Author of new children’s book ‘The Sticker Kids’ hopes message of self-acceptance will be passed on to young people

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BUCKHANNON — For most of his adult life, Tyler Hall thought of himself as a grim novelist.

He thought he was a writer who searched his mind for dark subjects that would speak to mature and more “adult” aspects of life.

It might surprise you, then, as it surprised Hall himself, that he’s getting closer to his writing debut as the published author of a colorful and uplifting children’s book.

Hall, a Buckhannon native who enjoys writing fiction and playing music, has written a children’s book called “The Sticker Kids”, which he hopes will give young people the courage to accept themselves in the face of a constant barrage of perfectly maintained social media images. . But to do this, he needs the help of local donors.

While the “Sticker Kids” is suitable for an audience of toddlers up to age 10, Hall says the message can benefit everyone.

“It’s a picture book, but the moral is a message that I think transcends age,” he said. “It’s really about accepting yourself with all of its weirdness and weirdness. In the world of social media, we often succumb to toxic comparisons.”

Cover of ‘The Sticker Kids’ inspired by the artwork of Daniel Christopher Cain and Natalie Austin.

The story takes place on the planet Eva, where an alien species known as the Warples have discovered a way to alter their physical appearance by applying permanent stickers to hide their imperfections. The protagonist is a Warple named Talley, who feels increasingly sad and distraught as a result of constantly comparing himself to others and in his mind, falling short.

“Tally feels bad about herself, so she skips class and meets another student, Mookie, and he’s always been made fun of for not wearing stickers,” Hall said. “He’s abstract and amorphous and strange to other Warples.”

But Mookie teaches Tally that when she covers her imperfections with stickers, she also hides her beautiful uniqueness.

“Stickers are kind of like a metaphor for wanting to change yourself,” Hall said. “It’s about looking outside for validation and how social media can exacerbate that if you’re constantly comparing yourself to high points in people’s lives.”

“When applying the stickers, Warples lose the ability to be themselves and be content with that,” he added. “On the surface, applying stickers is symbolic of changing yourself to look better to others, but on another level, removing stickers is like removing emotional trauma, so removing stickers is like removing both emotional trauma and the things we do to cover up the trauma.

“Sticker Kids” began as a Christmas gift room created for a friend who was feeling depressed.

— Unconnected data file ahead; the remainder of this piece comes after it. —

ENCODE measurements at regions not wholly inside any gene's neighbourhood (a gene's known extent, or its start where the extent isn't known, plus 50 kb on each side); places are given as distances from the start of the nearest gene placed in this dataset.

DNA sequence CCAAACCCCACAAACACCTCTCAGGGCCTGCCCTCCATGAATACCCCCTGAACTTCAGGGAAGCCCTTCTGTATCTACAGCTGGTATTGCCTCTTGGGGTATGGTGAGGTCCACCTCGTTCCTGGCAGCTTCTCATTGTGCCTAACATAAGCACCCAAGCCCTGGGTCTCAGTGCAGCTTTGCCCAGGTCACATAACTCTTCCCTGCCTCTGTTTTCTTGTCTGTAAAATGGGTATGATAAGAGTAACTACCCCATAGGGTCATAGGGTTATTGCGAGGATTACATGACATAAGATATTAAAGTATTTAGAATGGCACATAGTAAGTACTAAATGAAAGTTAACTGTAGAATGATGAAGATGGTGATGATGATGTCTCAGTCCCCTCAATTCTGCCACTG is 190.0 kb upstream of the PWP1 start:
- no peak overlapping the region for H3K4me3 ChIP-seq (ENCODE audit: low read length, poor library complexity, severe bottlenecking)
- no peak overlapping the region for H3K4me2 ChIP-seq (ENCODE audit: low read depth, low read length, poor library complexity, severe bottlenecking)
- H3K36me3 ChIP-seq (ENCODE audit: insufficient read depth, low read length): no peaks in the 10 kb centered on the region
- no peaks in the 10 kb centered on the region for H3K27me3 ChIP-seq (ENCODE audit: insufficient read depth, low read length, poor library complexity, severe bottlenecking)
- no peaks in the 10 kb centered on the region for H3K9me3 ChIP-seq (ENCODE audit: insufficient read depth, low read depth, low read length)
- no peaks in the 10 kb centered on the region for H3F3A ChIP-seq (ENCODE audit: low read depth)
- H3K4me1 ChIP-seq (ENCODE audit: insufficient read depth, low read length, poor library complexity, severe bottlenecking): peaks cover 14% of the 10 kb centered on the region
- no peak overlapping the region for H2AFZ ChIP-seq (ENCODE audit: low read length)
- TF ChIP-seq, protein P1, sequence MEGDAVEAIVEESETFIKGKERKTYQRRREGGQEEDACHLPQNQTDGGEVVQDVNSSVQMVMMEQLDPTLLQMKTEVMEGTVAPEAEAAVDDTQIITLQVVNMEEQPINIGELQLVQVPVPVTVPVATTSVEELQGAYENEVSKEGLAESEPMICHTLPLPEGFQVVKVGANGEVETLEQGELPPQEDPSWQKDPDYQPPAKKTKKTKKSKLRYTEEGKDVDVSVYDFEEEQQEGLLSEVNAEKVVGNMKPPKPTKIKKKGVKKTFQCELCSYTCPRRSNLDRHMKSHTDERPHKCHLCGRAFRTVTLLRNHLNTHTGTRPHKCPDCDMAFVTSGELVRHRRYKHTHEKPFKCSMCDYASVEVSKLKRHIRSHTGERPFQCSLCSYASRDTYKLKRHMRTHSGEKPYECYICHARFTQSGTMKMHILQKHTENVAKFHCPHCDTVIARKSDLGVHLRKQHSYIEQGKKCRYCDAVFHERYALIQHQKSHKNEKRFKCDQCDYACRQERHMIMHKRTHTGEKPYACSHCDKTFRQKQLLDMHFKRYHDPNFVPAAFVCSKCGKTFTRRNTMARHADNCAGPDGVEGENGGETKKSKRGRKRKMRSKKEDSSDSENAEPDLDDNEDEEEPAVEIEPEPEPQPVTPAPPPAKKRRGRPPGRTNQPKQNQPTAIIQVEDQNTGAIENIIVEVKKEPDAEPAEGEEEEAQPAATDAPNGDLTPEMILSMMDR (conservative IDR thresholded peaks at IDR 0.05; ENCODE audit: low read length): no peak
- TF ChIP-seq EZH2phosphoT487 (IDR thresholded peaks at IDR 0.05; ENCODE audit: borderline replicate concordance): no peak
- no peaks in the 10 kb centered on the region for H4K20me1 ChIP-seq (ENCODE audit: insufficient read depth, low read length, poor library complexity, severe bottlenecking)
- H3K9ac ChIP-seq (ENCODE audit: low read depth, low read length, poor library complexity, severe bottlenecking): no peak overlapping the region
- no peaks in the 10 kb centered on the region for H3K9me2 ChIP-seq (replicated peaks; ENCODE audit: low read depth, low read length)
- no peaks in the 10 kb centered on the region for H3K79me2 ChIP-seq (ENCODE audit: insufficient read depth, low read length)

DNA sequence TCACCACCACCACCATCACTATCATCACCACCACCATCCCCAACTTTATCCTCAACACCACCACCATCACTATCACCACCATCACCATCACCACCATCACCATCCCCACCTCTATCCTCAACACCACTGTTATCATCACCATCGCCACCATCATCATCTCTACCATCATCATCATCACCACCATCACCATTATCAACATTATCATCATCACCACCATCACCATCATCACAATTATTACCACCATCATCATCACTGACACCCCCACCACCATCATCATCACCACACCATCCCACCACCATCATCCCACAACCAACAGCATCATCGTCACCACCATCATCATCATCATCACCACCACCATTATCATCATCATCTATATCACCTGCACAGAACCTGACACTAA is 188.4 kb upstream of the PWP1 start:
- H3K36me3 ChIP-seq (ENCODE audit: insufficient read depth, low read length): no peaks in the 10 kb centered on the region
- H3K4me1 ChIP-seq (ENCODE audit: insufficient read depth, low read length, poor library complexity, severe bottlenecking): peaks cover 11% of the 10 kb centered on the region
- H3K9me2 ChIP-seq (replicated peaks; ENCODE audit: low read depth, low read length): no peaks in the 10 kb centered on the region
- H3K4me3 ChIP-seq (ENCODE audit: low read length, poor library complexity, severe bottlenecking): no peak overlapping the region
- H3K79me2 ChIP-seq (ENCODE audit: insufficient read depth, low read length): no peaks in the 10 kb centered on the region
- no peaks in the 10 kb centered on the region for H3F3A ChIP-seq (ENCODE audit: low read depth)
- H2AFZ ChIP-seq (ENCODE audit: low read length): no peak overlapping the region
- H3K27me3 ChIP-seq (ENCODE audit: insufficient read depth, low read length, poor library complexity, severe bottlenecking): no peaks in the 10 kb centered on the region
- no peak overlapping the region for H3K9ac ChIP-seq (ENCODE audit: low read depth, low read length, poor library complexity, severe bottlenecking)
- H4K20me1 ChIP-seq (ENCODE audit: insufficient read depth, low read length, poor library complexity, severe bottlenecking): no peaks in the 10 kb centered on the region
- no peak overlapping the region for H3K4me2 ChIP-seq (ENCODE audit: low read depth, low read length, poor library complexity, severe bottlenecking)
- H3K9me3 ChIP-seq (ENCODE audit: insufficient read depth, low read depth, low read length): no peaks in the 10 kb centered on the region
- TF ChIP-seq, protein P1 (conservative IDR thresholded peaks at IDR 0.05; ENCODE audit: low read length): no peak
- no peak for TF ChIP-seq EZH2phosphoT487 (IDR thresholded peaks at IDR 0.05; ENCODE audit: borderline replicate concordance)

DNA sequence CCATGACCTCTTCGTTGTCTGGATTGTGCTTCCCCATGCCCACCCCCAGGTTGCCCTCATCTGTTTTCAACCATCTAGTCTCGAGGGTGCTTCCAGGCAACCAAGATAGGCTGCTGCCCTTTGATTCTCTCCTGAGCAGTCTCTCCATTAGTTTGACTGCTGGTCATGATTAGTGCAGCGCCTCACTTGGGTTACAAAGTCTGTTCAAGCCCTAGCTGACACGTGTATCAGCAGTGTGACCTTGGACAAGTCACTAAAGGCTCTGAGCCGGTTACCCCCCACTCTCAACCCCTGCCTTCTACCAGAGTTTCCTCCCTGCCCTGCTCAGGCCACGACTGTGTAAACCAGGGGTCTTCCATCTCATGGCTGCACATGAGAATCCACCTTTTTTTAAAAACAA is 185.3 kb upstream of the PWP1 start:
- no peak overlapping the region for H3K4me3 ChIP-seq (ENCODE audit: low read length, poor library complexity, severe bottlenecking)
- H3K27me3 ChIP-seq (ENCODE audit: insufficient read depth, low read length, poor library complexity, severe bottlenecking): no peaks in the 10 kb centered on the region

“It was a Christmas present for a friend at a time when she and I didn’t quite feel like us,” Hall recalled. “We had both gained weight in the pandemic and this and that, so I just wanted to give him something that said, ‘You’re exactly where you need to be, and if you can accept that, you’ll be happier. each and every day.'”

The friend asked Hall to promise he would one day do “something with his writing” – and he is. Using the fundraising platform, Kickstarter, Hall’s goal is to raise $5,000 in 60 days to cover design and illustration, printing, production and publishing costs.

Unlike some Kickstarter-funded projects whose status is still in the concept phase, “The Sticker Kids” is a fully completed manuscript. And seeing the book come to fruition — printed in a physical store with an ISBN and barcode — will be truly meaningful to Hall.

“I want to keep my promise,” he said. “Often in the past, the kinds of toxic comparisons I write about in the book have kept me from producing much art. I’m classically hard on myself.

Hall said that when he was living in Chicago while earning his bachelor’s degree in instrumental performance from Columbia College Chicago, he found plenty of fuel for the ruthless fire of toxic comparison.

“When I came up to Chicago, it was hard to see how good people can be,” he said. “But I’ve found that half the battle is actually doing it. It’s more about the battle than being the Hendrix or the Van Gogh or the Hemingway. The important thing is to keep creating art as a practice and that creates community.

Author Tyler L. Hall

Hall experienced this personally during the production of “The Sticker Kids”. He stressed how grateful he was for the contributions of other members of the local community, especially artists Daniel Christopher Cain and Natalie Austin, who produced concept artwork for the book.

“One of the really special things about this book is how truly local it is,” said Hall, thanking Cain and Austin as well as Dr. Jess Scott of West Virginia Wesleyan College, who referred it to Silent Books Publishing. . He also credited musician Colin Reger with whom he partnered to produce the original music for the Kickstarter video.

“It was a collaborative effort,” he said. “It wasn’t for Natalie, Daniel, Colin and Jess, I don’t think it would be anywhere near the project it is today. It’s through those people that it comes to life.

Whether you just want to buy a copy for a child (or adult) in your life or help ensure the publication of the book, there are five levels of sponsorship ranging from covering the cost of the book (Back it Because You Believe in It) all the way to Platinum level (the ultimate bonus package that contains a copy of the original manuscript and your name in the “special thanks” section of each printed copy).

To support “The Sticker Kids”, visit Hall’s Kickstarter page here. Hall hopes to deliver hard copies of “The Sticker Kids” by December 2022.


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